How to Play Japanese Three-Player Mahjong

More Mahjong Styles




The Winds & "the Oya"

Bonus Tiles

Playing the Game

Building a Hand - The Basics

Building a Hand with Special Combinations

How to Complete a Hand

Interrupting Play with Pon and Kan

Special Cases


Points and Payments

Yaku Table

Other Stuff



Mahjong in Japan

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Special Cases

Hands with no Winner

Sometimes nobody is able to go out before the supply of available tiles in the wall is exhausted. When only fourteen tiles remain in the wall and nobody has gone out that hand comes to an end.

Tenpai and No-tenpai Players

When play comes to an end without anybody having completed a hand any player who was ready to go out (i.e. who was Tenpai) reveals his hand in order to receive a payment from any player who was not ready to go out (No-Tenpai).

A player who is No-tenpai pays 1000 points to any player who is Tenpai. Thus, if only one player is Tenpai he receives 1000 points from the other two players. If two players are Tenpai they both receive 1000 points from the player who is No-Ten. If all three players are either Tenpai or No-tenpai nobody pays.

The Oya and the 100-Tenbo Score-Tallies

After each hand in which the winds do not change the Oya places a 100-Tenbo on the table in the corner to his right.

When a player completes his hand he receives from each liable player a Bonus of 1000 points for each 100-Tenbo on the table. See note 3.

If a new Oya takes over after nobody has completed a hand, the former Oya informs him how many 100-Tenbo have accumulated on the table. The former Oya then removes his 100-Tenbo and the new Oya takes the same number of 100-Tenbo from his tray and places on the table to his right.

When a player other than the Oya completes his hand the Oya and the winds move round one place anti-clockwise, and the former Oya removes the 100-Tenbo from the table.


Once there are four 100-Tenbo on the table the players need to make hands consisting of two Yaku in order to go out.

Ryanshi and Pon/Open Kan

If the player declares Pon or open Kan he must ensure that all his finishing options enable him to complete his hand with 2 Yaku. For example, he cannot wait to go out on a wind that is neither his player-wind nor the current table wind:

By going Pon the player has opened his hand and reduced his Yaku count by one.

In this case the player has gone Pon in order to collect three Red Dragons, worth 1 Yaku. He is waiting for either a third Green Dragon or a third South tile in order to complete his hand.

If the table wind, or the player's wind is South then it is perfectly legal for the player to wait for the South Wind in order to complete his hand, but if neither the table wind nor the player's wind is South, this hand becomes illegal even if the player completes his hand with Hatsu (Green Dragons), and even if he does this himself by going "Tsumo!" This is because one of his possible finishes is not a Yaku. (Remember, Tsumo "disappears" - i.e. it does not count as a Yaku - if any part of the hand is "open".)

So great care must be taken in completing hands after having gone Pon or open Kan when Riyanshi is in operation.

In similar hands that are completely hidden this problem does not occur:

This player has collected a set of Chun (Red Dragons), worth 1 Yaku. His hand is completely hidden.

In this case the player has one Yaku, the set of three Red Dragons and his hand is completely hidden. He now has the option of going Riichi, which will give him his second Yaku. He can then complete his hand with either a Green Dragon, or South, irrespective of whether South has been allocated to that player or to the table or not.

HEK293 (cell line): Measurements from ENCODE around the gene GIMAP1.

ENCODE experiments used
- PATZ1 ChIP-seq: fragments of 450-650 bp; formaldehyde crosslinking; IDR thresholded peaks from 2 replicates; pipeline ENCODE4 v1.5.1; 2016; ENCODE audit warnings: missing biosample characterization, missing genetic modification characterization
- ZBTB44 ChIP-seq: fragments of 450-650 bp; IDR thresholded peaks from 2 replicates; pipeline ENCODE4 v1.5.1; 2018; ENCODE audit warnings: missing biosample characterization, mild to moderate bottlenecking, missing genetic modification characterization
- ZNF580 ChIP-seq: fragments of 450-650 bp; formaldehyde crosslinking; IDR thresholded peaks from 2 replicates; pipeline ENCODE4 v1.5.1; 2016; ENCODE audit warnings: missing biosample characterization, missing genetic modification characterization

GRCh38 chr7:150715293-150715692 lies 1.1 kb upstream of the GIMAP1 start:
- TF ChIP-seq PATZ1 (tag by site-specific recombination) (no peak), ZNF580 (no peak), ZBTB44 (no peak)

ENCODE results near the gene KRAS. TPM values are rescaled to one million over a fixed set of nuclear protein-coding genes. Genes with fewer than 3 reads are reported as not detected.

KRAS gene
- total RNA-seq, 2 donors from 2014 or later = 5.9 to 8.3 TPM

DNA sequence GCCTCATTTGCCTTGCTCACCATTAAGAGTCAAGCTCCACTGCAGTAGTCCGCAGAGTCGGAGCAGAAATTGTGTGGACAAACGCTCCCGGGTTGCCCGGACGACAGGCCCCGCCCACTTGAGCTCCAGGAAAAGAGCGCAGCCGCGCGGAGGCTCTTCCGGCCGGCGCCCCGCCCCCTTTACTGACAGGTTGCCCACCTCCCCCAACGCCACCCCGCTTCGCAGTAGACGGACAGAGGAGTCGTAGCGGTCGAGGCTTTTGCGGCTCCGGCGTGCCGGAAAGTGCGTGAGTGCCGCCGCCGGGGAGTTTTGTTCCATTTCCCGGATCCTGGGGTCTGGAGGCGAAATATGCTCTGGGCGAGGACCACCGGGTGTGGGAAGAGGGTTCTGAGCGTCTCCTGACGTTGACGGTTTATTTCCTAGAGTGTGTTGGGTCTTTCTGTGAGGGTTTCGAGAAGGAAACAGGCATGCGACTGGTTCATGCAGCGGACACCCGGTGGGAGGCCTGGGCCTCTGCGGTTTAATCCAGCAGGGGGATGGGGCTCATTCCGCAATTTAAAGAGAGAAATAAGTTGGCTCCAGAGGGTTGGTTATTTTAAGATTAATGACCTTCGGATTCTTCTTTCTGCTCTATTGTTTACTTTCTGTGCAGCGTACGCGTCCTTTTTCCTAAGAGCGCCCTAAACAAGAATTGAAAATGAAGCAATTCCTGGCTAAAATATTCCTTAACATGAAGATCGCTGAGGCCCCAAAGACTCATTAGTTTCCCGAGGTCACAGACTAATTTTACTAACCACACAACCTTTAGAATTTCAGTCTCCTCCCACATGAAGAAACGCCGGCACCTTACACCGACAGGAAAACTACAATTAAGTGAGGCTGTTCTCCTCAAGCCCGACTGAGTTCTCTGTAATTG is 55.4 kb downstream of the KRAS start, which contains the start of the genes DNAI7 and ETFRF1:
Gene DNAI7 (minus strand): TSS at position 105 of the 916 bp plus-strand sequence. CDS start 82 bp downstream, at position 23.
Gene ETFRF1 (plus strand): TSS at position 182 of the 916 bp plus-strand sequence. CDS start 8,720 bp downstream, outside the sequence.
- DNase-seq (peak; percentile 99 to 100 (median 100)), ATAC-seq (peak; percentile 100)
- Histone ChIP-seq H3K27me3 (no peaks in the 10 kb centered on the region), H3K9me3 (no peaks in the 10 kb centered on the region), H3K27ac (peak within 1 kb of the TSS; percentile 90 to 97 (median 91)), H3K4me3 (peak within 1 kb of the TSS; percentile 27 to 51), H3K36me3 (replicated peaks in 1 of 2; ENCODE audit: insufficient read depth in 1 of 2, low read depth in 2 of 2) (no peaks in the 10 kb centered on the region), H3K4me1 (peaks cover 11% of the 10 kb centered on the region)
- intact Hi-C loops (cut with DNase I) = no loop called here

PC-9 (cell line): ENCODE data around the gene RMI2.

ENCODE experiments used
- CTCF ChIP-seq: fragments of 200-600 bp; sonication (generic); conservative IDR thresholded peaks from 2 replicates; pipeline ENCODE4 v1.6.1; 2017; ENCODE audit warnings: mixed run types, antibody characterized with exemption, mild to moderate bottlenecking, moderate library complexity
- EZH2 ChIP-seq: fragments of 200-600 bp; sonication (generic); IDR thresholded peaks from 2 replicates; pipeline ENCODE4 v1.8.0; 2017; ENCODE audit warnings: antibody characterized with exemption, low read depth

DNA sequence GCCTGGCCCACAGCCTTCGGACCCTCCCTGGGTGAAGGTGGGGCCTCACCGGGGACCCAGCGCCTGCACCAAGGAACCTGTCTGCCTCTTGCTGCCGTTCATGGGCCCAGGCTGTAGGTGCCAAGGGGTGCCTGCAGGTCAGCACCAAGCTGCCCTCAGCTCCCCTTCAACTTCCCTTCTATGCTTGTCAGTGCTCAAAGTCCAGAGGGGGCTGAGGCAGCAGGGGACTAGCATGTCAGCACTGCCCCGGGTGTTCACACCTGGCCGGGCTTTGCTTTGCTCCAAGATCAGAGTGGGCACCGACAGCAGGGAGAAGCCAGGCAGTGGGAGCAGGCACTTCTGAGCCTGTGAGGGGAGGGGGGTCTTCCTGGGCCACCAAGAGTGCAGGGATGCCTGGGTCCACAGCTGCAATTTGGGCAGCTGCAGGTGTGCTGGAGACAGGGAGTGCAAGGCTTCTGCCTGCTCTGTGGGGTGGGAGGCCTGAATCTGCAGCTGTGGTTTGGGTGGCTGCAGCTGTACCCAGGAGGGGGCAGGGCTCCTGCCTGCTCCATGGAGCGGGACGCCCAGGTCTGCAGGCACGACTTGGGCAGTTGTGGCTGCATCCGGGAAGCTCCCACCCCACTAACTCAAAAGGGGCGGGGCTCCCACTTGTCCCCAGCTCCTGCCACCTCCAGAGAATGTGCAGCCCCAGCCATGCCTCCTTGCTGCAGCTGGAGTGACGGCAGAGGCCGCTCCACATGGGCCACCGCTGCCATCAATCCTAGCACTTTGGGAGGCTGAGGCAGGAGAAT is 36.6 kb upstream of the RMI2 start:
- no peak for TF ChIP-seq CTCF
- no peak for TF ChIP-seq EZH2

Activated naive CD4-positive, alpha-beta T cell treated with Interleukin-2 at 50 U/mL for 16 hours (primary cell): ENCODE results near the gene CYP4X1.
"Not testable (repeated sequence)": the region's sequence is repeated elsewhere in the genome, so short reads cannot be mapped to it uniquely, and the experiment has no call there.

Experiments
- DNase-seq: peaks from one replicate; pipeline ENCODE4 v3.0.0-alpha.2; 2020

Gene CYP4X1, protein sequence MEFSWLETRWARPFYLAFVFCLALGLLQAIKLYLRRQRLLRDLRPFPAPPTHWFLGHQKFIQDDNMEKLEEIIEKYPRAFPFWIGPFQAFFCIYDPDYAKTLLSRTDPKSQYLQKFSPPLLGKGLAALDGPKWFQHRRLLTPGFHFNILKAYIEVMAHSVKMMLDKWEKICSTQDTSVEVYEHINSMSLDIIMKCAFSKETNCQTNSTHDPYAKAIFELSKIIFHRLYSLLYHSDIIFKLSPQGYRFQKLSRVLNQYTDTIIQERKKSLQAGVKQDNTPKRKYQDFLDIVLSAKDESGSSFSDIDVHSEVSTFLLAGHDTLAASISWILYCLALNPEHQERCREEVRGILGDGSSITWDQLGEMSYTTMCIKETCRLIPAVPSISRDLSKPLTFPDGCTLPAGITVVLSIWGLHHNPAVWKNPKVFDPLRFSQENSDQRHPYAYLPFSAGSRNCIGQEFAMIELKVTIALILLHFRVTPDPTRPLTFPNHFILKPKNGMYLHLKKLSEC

If the Oya accumulates eight 100-Tenbo by winning eight hands in a row or by having a Tenpai hand when there is no winner, he earns the right to complete his ninth hand as Oya without having to collect a single Yaku. He may even complete a no-Yaku hand by going Ron without declaring Riichi. If the Oya completes his hand it is automatically counted as Yakuman (see Score Table and Yaku Chart).

The Ko players, however, do not enjoy this privilege. For them Riyanshi still applies and they still need collect two Yaku to complete their hands.

If the Oya succeeds in completing his Paarenchan hand (the ninth hand of his term as Oya, in the tenth and succeeding hands of his tenureship of the Oya Ryanshi will once again apply to him as it does to the two Ko players.

Paarenchan does not occur if at any time during the player's turn as Oya if...

  • there is a Chombo (see next section).
  • some of the 100-Tenbo were inherited from the previous Oya
  • a hand ends without any winner and the Oya's hand is not ready (i.e. if it is No-Tenpai).


Supplementary Notes

Note 1: A player is Tenpai even if he had previously discarded one or more of the tiles he happens to be waiting for. However, if all four of each of the tiles that the player requires to complete his hand are already exposed, either in any of the players' discard rows, or as Pon, Kan, Dora or Mekuri-hai, then there is no possibility of his completing his hand as it stands, and he is considered to be No-Tenpai.

Note 2: If a Tenpai player does not wish to reveal his hand he does not have to. But in that case it is treated as a No-Tenpai hand and he has to pay each Tenpai player 1000 points.

Note 3: An example of how the 100-Tenbo increase the score.
The winds have not changed for three hands and so there are three 100-Tenbo on the table to the Oya's right. In the fourth game West goes Tsumo on a hand worth 7 points (Mangan). For a Mangan hand the Oya pays 4,000 plus a 3,000 Bonus (3 x 100-Tenbo), making a total payout of 7,000; the other player (South) pays 2,000 plus a 3,000 Bonus (3 x 100-Tenbo), making a total payout of 5,000. So West receives a total of 12,000.

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Page last modified: 10th September 2011